Helston’s fire station manager and a flying paramedic at Culdrose are among those being recognised in this week’s Queen’s Birthday Honours.
Helston fire station manager Keith Stringer refused to believe he had been made an MBE until he saw it “in black and white” printed online at 1am on Saturday.
He said: “It doesn’t say you have got it [definitely] – I think it’s done so you don’t say anything. As time went on I got less and less confident, thinking ‘I haven’t got it, I haven’t got it.’ I was up until 1am waiting for it to go online.
“I was over the moon – thrilled to bits with it. It’s not just me, I work with a big team.”
In addition to his role as an on call fire officer, which he has been for the last 36 years – the last ten as station manager – Mr Stringer leads the Phoenix Project in Helston and works closely with the project in Falmouth, as well as being a ‘fire setter advisor’, talking to young people about fire.
“I just love doing it. I’m getting this MBE for something I really love doing; you can’t ask for better than that,” he added.
The 56-year-old lives in Helston with his wife Diane and they have two daughters, Sara and Clare, and five grandchildren.
Previously he worked at RNAS Culdrose, from where he took early release, and now he and his wife are carers to a severely disabled man.
Mr Stringer was quick to thank those around him, saying: “I would not be honoured in this way without being part of a large team. This award is for them as well.”
He thanked Cornwall Fire and Rescue, the Phoenix Team at Falmouth, Helston Community Fire Station, Helston Community College, the town’s police community support officers Paul Whitford and Beth Pascoe, and all at Helston Phoenix Mentoring Project, including Karen Harvey and the students, as well as his family.
Allan Cottle has been a frontline paramedic with the South Western Ambulance Service (SWAST) for almost 30 years and was honoured with an MBE for his work with the search and rescue crews based at Culdrose.
He pushed for the introduction of rapid response motorcycles across Cornwall - an innovation that has helped saved countless lives.
The 59-year-old also works closely with 771 Naval Air Squadron, and over the past 15 years has developed training programmes that allow the Royal Navy search and rescue (SAR) fliers to readily “third man” in a SWAST ambulance at a moment’s notice.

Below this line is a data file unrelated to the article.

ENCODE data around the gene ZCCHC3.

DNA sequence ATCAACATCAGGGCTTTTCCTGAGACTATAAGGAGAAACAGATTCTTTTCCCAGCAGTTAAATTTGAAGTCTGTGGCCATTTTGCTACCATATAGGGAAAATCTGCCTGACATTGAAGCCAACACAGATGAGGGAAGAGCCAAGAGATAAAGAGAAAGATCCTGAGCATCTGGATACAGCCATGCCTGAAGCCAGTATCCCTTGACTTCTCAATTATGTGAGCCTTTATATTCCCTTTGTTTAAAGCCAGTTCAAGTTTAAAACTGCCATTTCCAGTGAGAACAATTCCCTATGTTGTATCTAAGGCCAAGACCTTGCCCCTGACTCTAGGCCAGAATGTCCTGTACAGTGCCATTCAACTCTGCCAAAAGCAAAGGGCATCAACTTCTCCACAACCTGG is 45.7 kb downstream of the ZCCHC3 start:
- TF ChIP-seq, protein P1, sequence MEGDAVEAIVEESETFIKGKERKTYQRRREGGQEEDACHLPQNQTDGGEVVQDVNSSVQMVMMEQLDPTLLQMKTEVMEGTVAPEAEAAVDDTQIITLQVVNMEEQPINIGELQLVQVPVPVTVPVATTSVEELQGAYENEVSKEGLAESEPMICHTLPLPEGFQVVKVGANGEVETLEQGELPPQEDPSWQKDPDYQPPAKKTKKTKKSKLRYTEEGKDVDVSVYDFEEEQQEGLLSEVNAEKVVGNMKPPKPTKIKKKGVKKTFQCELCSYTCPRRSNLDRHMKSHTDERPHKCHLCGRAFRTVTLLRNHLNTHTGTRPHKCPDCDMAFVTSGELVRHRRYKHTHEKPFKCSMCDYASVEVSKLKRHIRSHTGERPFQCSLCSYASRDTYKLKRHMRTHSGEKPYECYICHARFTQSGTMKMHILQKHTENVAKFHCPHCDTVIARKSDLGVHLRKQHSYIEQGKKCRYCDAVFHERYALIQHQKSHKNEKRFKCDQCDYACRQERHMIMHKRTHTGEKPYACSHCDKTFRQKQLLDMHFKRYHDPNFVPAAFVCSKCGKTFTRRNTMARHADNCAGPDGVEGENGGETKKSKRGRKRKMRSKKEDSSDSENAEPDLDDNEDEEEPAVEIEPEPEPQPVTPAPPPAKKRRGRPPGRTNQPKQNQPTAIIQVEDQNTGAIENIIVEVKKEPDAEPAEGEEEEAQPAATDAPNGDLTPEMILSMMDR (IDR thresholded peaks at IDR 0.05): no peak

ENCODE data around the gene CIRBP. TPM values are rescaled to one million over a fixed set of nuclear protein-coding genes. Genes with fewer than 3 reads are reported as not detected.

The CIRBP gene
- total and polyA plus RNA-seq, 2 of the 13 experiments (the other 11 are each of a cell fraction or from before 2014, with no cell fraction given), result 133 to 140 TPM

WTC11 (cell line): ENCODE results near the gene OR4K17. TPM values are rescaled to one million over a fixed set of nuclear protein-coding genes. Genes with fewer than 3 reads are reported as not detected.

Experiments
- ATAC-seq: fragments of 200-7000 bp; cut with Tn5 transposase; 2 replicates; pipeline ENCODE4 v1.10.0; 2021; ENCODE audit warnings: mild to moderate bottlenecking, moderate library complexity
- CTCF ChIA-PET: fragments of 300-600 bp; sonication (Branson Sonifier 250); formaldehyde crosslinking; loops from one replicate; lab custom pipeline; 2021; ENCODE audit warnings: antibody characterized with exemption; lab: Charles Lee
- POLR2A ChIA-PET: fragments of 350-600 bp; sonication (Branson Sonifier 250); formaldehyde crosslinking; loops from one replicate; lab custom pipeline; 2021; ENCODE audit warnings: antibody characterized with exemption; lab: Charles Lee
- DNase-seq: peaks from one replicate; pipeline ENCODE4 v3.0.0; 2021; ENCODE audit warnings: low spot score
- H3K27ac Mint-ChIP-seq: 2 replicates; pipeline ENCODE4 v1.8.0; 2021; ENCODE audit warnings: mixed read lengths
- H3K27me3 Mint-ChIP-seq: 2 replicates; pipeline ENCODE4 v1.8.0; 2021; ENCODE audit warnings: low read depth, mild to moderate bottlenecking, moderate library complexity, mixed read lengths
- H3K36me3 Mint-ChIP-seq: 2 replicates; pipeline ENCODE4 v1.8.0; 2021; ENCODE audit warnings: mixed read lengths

In addition, initiatives he spearheaded mean the boys from 771 have more than a dozen dedicated, winch-trained SWAST paramedics they can call on to help with their regular rescue sorties.
“The vision that Allan had was years ahead of its time,” reads the MBE nomination form, completed by his colleagues at 771.
“And due to a lot of hard work, that vision has been realised and it is now acting as a template for other ambulance services and SAR bases across the country – a testament to his commitment and ability.”
Despite the bravery and dedication that Allan has shown, including the rescue of seven serious injured seamen from the floundering container ship Horncliffe in February 2008, he said that the honour “came out of the blue, really”
His wife excitedly read out the letter from the Cabinet Office to Allan over the phone while he was out on a job.
“I thought it must be somebody else,” he said, “Other people get MBEs, not me.”
“I have had all the emotions. I feel a bit embarrassed and humbled to be honest because the guys I’m working with at the squadron, they are the silent, quiet heroes.
“I really hold those guys in awe, and for them to take the time to mention me is such an incredible privilege.”
Elsewhere around Falmouth Dennis Charles Arbon, philanthropist and director of the “Cornish Sinfonia” orchestra, has also been awarded an MBE for services to the arts and the community in Cornwall.
Both Dennis and Allan can look forward to receiving their medals at a ceremony known as an “investiture”, which is usually held at Buckingham Palace, later this year.
Also made an MBE was Lieutenant Commander Geoff Hayward for his service when he was the commanding officer of 857 Naval Air Squadron at RNAS Culdrose between 2010 and 2012.
During that time he was deployed to Afghanistan to conduct surveillance and then almost without a break he went to work in the NATO Libya Campaign.
The squadron is part of a force affectionately known as the ‘Baggers’ due to the radar being held in a big bag on the side of the helicopter.
Lt Cdr Hayward said: “I am immensely proud to have had the privilege of commanding 857 and to have done so during demanding operational deployments to both Afghanistan and Libya. Without exception, 857’s highly professional and effective team of aircrew, engineers and intelligence personnel has made the command task an absolute pleasure for me.
“I am humbled to have been nominated for a MBE; this award reflects the hard work and dedication of everyone on 857 NAS – a squadron that I will hold in the highest of regards and for which I have only the fondest of memories.”
He is now working at HMS Collingwood in Fareham, Hampshire.
Other people in the county receiving honours include Jill Stein, the former wife of celebrity chef Rick Stein, who is director of The Seafood Restaurant in Padstow and has been made an OBE for services to the restaurant industry.
Philanthropist Dennis Arbon, from near Falmouth, has been made an MBE for services to the arts and the community in Cornwall.
Also made an MBE has been Alan Conquest from Hayle for voluntary services to the Royal British Legion and SSAFA Forces Help, while in Penzance Dr Michael Hersant has been given the honour for services to the community and St Just Fire Station manager Clive Williams for services to the service and community.